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Bakhtiniana: Revista de Estudos do Discurso

On-line version ISSN 2176-4573

Bakhtiniana, Rev. Estud. Discurso vol.15 no.1 São Paulo Jan./Mar. 2020  Epub Nov 28, 2019 


Between Hidden and Open Polemics

Beth Brait*

Maria Helena Cruz Pistori**

Bruna Lopes-Dugnani***

Orison Marden Bandeira de Melo Júnior****

*Pontifícia Universidade Católica de São Paulo - PUCSP, São Paulo, São Paulo, Brazil; Faculdade de Filosofia, Comunicação e Artes - FAFICLA, Departamento de Linguística; Universidade de São Paulo - USP, São Paulo, São Paulo, Brazil; CNPq;;

**Pontifícia Universidade Católica de São Paulo - PUCSP/ Associate Editor of Bakhtiniana. Revista de Estudos do Discurso, São Paulo, São Paulo, Brazil;;

***Universidade Federal Rural de Pernambuco - UFRPE, Unidade Acadêmica de Serra Talhada, Serra Talhada, Pernambuco, Brazil;;

****Universidade Federal do Rio Grande do Norte - UFRN, Centro de Ciências Humanas, Letras e Artes, Departamento de Línguas e Literaturas Estrangeiras Modernas, Natal, Rio Grande do Norte, Brazil;;

The ‘post-truth’ world [...] shows total disregard for even visible and verifiable facts and hence any consideration for truth seems far-fetched. Unlike the ‘world of lies’ that knows the truth and conceals it with lies, the post-truth world freely distorts truth in ‘anything goes’ approach.

Lakshmi Bandlamudi1

Every ideological field uses language, but each one does it in its own way.

Mikhail Bakhtin2

[...] to read is to make our body work [...] at the invitation of text's signs, of all the languages that traverse it [...]

Roland Barthes3

Many Brazilian and global events have surprised and shocked us in recent times. Those events are amplified by the virtual universe. Boundaries between public and private spaces and events become blurred and we start inhabiting a world of “post-truth,” as many say. Among them we find Lakshmi Bandlamudi, whose words are also present in this editorial’s first epigraph (2019, p.184).

The reduced appreciation for scientific knowledge is one of the shocking aspects of our present reality, which has caused us, from scientific and academic spheres, distress. For this reason, Bakhtiniana’s introductory texts published in the latest issues reminded readers of “this difficult moment for Brazilian research, Brazilian research development agencies, CNPq [Brazilian National Research Council], in particular, and for education in Brazil, in general.” We are also aware that our research studies, carried out in the Humanities and Social sciences, are among those whose importance, perhaps, is less perceived and understood by the general public. This is why Bakhtiniana reaffirms its commitment to quality science, publishing articles that show the responsibility and responsiveness of their authors in relation to this reality and the languages that embody it.

Bakhtin (2016, p.139) states that “every ideological field uses language, but each one does it in its own way.”4 Thus, as we read the seven articles and the interview published in this issue, we come to understand that their objects of study belong to different ideological spheres, such as web posts, photojournalism, public protests, literature and its teaching, and the very discourse of science. However, regardless of their different perspectives, they base their studies on different trends of discourse studies and on a dialogue between them.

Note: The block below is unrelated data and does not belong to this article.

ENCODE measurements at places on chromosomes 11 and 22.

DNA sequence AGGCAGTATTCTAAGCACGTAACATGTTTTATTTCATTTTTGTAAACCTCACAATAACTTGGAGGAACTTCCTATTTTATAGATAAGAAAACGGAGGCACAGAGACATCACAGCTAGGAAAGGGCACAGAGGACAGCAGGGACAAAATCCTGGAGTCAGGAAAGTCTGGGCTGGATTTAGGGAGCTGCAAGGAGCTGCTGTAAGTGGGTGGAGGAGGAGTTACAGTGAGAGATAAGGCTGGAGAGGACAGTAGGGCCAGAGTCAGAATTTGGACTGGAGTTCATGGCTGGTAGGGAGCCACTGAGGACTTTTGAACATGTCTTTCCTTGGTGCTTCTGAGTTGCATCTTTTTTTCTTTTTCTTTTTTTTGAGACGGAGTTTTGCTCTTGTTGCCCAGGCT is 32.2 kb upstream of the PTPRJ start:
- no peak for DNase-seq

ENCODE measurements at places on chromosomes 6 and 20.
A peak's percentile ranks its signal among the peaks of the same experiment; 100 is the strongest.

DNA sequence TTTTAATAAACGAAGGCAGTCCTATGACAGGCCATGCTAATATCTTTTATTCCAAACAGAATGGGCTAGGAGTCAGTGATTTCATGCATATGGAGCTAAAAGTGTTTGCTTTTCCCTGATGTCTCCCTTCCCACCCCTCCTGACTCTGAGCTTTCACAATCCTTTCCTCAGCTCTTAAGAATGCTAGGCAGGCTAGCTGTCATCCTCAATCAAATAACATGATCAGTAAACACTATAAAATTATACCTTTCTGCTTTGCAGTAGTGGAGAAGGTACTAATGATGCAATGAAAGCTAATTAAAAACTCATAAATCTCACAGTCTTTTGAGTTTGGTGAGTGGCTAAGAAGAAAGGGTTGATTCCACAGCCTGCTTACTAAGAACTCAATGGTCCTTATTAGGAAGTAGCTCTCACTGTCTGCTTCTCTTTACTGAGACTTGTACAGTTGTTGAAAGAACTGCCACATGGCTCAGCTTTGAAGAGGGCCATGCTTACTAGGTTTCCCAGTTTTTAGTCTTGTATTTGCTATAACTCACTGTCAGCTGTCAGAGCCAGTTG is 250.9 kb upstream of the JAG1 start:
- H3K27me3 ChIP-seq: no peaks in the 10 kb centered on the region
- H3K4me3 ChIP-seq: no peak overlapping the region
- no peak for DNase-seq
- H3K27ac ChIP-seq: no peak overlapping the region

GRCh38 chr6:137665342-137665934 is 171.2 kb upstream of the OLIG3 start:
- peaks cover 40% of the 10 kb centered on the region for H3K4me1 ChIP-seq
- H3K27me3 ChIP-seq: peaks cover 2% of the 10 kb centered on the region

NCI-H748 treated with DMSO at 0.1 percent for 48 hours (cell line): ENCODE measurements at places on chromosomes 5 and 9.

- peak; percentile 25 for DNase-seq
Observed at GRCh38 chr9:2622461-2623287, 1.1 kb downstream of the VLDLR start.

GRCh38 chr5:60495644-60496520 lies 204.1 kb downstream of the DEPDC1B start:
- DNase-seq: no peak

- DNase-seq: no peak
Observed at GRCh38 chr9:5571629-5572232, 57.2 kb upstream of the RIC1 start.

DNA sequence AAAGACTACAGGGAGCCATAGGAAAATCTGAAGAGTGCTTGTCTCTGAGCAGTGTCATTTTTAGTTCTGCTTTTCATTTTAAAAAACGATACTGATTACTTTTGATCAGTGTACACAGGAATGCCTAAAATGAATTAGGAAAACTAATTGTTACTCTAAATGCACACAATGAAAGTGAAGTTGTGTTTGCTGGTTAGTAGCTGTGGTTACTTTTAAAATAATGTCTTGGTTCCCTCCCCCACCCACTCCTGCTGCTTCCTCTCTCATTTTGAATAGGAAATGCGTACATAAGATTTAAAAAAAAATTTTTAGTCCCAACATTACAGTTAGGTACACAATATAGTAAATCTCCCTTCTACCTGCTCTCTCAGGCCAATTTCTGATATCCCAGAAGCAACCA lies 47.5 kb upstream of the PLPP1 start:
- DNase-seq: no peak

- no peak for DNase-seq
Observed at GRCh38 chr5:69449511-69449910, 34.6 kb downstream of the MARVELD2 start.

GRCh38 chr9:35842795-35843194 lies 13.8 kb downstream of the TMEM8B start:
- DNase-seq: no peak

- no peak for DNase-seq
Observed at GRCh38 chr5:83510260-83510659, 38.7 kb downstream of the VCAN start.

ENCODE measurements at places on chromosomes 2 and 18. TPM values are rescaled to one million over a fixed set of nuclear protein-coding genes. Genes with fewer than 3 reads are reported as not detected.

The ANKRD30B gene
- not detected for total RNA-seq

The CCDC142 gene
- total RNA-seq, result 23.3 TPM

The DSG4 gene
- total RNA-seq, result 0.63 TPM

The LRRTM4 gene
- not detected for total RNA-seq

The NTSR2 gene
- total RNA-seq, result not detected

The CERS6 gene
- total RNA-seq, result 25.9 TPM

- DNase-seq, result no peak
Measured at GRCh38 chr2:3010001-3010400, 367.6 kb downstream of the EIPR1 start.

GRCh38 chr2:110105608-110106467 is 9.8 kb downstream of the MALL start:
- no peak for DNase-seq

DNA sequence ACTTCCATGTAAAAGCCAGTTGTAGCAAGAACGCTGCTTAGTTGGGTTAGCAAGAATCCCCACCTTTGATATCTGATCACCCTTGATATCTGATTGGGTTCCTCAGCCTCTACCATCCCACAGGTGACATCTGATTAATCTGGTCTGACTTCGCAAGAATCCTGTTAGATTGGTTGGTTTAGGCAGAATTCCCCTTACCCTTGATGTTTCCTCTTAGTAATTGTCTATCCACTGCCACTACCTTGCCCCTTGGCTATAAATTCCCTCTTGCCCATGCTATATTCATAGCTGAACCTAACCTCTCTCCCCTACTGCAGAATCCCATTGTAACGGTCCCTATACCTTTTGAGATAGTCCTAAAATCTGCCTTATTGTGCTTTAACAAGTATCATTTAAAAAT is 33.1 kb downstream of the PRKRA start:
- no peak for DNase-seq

The first three articles offer reflections on aspects of our contemporary reality, providing us with an enriching reading of it. Eliane Fernandes Azzari, Maria de Fátima Silva Amarante, Eliane Righi de Andrade, who are all researchers from PUC-Campinas/SP, author “It’s True This Notte”: Dialogic Relations and/in Discourse in the Cyberspace. Mainly grounded on the dialogic perspective and on Foucauldian understanding about the will to truth, it analyzes a note, written by a 5-year-old child. It shows the dialogue between online universes and offline events and interprets the replicas and axiological positions that stemmed from that post that went viral on Facebook. Following this article, Ângela Cristina Salgueiro Marques (UFMG) and Luís Mauro Sá Martino (Faculdade Cásper Líbero, SP) analyze an important aspect of photojournalism: the way the photographic framing engenders the biopolitical framing of impoverished citizens and women in the context of the implementation of social policies. In the article Between the Decent and the Precarious: A Biopolitical Framework of Women in Journalistic Photographs about the Bolsa-Família Program, the authors present the press production of narratives in photographs that capture ways of life that are considered “dignified” or not.

Photojournalism is also the subject of another text: The Concept of Verbal-visual Quotation Marks and their Classifications, written by Rodolfo Vianna (PUC-SP). The article aims to contribute to language studies, presenting a new theoretical-methodological instrument for the analysis of the verbal-visual dimension of utterances and their forms of meaning production. Paolo Demuru (UNIP-SP) is the author of Between Accidents and Explosions: Indeterminacy and Aesthesia in the Becoming of History. Based on the concepts of accident (E. Landowski) and explosion (J. Lotman), first the author compares them and outlines a theoretical-methodological synthesis between them. Next, he seeks to demonstrate its relevance and importance in the analysis of the Brazilian protests of June 2013 and their impact on the electoral process that followed them.